Childers says she believes she was the only parent in the school when the shooting occurred. She had reached the door of the school office when she head a loud bang “and this craziness started going on.”
She said she was taken to the office of the school resource officer so the suspect could be led out.
Childers said she told the officer, “I don’t want to know everything, but where are my children? Please tell me they’re OK.”
Parents were asked by police and school officials to stay away from the school and instead go to the North Albemarle Baptist Church, about a block east of the school.
As the students began to move off campus just after 9 a.m., pastor Bill Baldwin’s phone buzzed in his pocket. The leader of Harvest Church in Albemarle had been meeting with local ministers at a church down the road from the high school. A teacher at the school was calling to ask whether Baldwin could please come to campus to help calm the nerves of the rattled teachers and administrators.
“You always think you’re ready for something like this,” Baldwin recalled the teacher saying. But when the call came to lock down the school, the teacher said his hands shook so badly he struggled to fit the key in the door.
The last student left the campus by 9:06 a.m.
Meanwhile, wishes for the welfare of the students began showing up on Twitter under the hashtag # prayersforAlbemarle. Rumors and speculation as to what prompted the shooting quickly saturated the small town.
At a 1 p.m. news conference, Griffin, the schools superintendent, said she had no record of a weapon being brought on school grounds this year before this incident.
According to the N.C. Department of Public Instruction, Albemarle High had four incidents of possession of a weapon in recent years. One report came during the 2012-13 school year. Three came in 2009-10.
During the Wednesday morning news conference, Griffin said increased security is on the Albemarle High campus, and additional counselors will be available to meet with students and staff.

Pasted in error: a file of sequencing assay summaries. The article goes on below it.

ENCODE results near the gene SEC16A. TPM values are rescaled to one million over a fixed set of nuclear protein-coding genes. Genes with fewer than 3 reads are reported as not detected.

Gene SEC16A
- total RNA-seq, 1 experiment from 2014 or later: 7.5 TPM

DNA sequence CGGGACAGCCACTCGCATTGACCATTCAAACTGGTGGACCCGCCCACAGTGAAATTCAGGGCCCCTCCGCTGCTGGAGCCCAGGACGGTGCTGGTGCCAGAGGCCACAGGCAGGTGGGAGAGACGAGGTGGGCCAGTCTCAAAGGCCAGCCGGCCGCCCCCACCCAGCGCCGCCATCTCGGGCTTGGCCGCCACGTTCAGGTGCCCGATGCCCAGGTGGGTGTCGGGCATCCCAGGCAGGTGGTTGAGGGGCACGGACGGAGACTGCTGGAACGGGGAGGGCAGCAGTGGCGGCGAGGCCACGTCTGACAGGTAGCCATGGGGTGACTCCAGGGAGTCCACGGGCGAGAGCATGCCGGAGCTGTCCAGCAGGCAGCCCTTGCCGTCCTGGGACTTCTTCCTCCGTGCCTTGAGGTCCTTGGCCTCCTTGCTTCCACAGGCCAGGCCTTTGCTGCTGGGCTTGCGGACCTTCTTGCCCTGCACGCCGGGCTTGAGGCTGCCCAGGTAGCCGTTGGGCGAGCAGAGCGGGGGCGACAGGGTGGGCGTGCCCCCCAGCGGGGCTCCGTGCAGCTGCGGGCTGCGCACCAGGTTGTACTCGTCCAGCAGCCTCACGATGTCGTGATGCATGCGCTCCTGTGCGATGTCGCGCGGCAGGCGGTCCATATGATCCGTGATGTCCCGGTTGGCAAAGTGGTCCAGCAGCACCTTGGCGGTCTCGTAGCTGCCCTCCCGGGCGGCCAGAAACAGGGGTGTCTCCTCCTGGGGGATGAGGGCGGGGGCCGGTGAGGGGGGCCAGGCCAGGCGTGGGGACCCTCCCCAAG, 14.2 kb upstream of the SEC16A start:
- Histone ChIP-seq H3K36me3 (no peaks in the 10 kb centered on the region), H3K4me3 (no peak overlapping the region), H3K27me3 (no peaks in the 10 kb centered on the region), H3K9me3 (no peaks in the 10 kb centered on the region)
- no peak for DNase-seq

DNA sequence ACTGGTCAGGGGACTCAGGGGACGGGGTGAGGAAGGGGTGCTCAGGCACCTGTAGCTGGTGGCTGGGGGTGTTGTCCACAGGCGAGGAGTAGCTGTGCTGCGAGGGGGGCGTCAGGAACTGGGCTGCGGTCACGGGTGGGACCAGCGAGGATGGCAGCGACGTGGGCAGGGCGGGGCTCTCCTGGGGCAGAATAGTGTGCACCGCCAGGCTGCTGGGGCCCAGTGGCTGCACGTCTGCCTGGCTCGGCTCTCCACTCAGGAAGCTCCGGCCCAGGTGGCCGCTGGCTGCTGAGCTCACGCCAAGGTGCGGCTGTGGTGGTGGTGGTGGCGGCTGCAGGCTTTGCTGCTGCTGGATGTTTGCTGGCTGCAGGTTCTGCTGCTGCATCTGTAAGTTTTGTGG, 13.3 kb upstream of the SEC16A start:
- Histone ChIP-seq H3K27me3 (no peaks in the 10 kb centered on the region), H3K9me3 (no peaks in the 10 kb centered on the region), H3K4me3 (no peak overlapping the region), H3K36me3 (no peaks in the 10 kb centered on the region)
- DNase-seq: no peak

“What’s most important for the people of Stanly County to know is that our campuses are safe,” Griffin said.
On Tuesday, Halliburton said the department is reviewing video from school surveillance cameras. He withheld the name of the alleged shooter because he is a juvenile.
Halliburton said Albemarle police, the Stanly County Sheriff’s Office and other law enforcement and emergency medical organizations held a large-scale school shooting simulation drill in July to prepare for such an event.
“You’re never really prepared for this kind of situation, but I commend our staff and the quick response by police,” Griffin said.
Childers said she was inside the school for an hour before the lockdown ended and she was reunited with her sons.
“I felt so sad sitting there,” she told the Observer several hours after the incident. “I was praying, trying to keep my composure, and this boy is throwing his life away.”
Childers said she is grappling with the decision on when Justin and Alex will return to classes.
“I’m thinking I’ll let them go if school reopens Wednesday,” she said. “But I don’t feel comfortable. I don’t think anything will happen tomorrow, but who knows in a week or two or a month.
“Kids bring things to school. Kids all the time have things they should not have. I’m so scared for them, or so many reasons. This world has turned so nasty.”
Observer staff writer Gavin Off contributed.